Contemporary Indian Cuisine by Anil Ashokan – review

This is a stunner! Contemporary Indian Cuisine has the light, airy, modern feel of a French Nouvelle Cuisine cookbook but still manages to convey the richness of sub-continental food. Photographer Greg Elms has presented Anil’s food in a clean-cut, crisp manner which is sometimes almost clinical but always attractive. Yes, it’s modern but it’s not fusion, which in my humble opinion seldom works.

Contemporary Indian Cuisine I confess that I had not heard of the author Anil Ashokan but that should not be considered as a reflection of the man’s skill. My only excuse is that he exercises those aforementioned skills in Sydney, Australia and that is about as far from London as you can get. Anil trained at the much celebrated Taj Mahal hotel in Mumbai and has worked in several 5-star restaurants around India. He has found further success with his latest venture, Qmin in Sydney.

Anil Ashokan isn’t an Asian Naked Chef but you might say he is stripped down to the essentials. His recipes are authentic but he is mindful of the time constraints of working folks. He gives you permission to use garlic and ginger pastes from the store, and he doesn’t demand that you crush whole spices with a stone; a coffee grinder will do.

There are 120 or so recipes which will inspire you. They are comfortingly simple to prepare and are ideal for those who are new to preparing Indian food. Anil even offers advice on menus so you’ll have an idea of what to serve with your Eggplant Lucknow Style. Equally a well-practised home cook will find some unfamiliar dishes and some innovations.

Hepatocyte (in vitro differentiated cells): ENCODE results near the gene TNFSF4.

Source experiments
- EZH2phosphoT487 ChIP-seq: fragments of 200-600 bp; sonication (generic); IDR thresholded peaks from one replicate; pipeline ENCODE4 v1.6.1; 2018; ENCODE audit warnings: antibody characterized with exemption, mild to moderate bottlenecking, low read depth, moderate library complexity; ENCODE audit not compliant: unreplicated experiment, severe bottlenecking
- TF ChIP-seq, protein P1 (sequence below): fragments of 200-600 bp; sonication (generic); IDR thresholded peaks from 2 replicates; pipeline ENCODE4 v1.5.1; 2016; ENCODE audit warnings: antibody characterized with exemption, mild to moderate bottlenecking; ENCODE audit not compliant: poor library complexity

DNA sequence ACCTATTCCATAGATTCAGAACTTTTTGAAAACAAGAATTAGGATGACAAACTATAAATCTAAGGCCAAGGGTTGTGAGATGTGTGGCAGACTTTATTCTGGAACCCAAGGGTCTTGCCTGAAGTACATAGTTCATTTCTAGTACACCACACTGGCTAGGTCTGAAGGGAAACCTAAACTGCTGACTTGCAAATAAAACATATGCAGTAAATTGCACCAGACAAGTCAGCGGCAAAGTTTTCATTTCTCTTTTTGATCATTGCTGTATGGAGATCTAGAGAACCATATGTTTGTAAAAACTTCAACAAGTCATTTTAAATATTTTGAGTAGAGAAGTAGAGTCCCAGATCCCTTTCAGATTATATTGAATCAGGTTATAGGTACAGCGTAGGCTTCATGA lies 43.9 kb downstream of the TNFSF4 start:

A winning combination

Lamb is a popular meat in India and it’s shown to good advantage with Daalcha (Lentils with Lamb). It’s a winning combination and a good choice for these days of cost cutting. Any lamb suitable for slow cooking will work well in this recipe. If you want to push the boat out then Raan-e-Khyber (Braised Whole Leg of Lamb) is always impressive for a special meal for guests.

Do Kism Ke Murg Ki Seekh (Tandoori Chicken Two Ways) will appeal to the lovers of familiar restaurant-style Chicken Tikka Masala. This recipe is a definite improvement on that “Calcutta Curry House” standard of luminous, over-sauced poultry. This dish is of succulent chunks of moist chicken with two separately served sauces. Tandoori Salad and an Indian bread are all you’ll need to complete this light meal or starter.

Contemporary Indian Cuisine offers one of the largest chapters on Indian desserts that I have come across. Anil’s recipe for a fruit-filled samosa is so simple that it wins a medal for “Why Didn’t I Think of That First”. Anjeer Aur Akhrot Ki Kulfi is traditional Indian ice cream with figs and walnuts. Anil gives two versions so even those of us without an ice cream maker can still enjoy this frozen treat.

Contemporary Indian Cuisine deserves to be popular. Anil Ashokan has penned a book that is a marvellous showcase for Qmin and is also a remarkable volume for anyone with a love of fine Indian food. A delight!

Contemporary Indian Cuisine
Author: Anil Ashokan
Publisher: Apple Press
Price: 14.99
ISBN 978-1-84543-262-1


Cookbook review by Chrissie Walker © 2018


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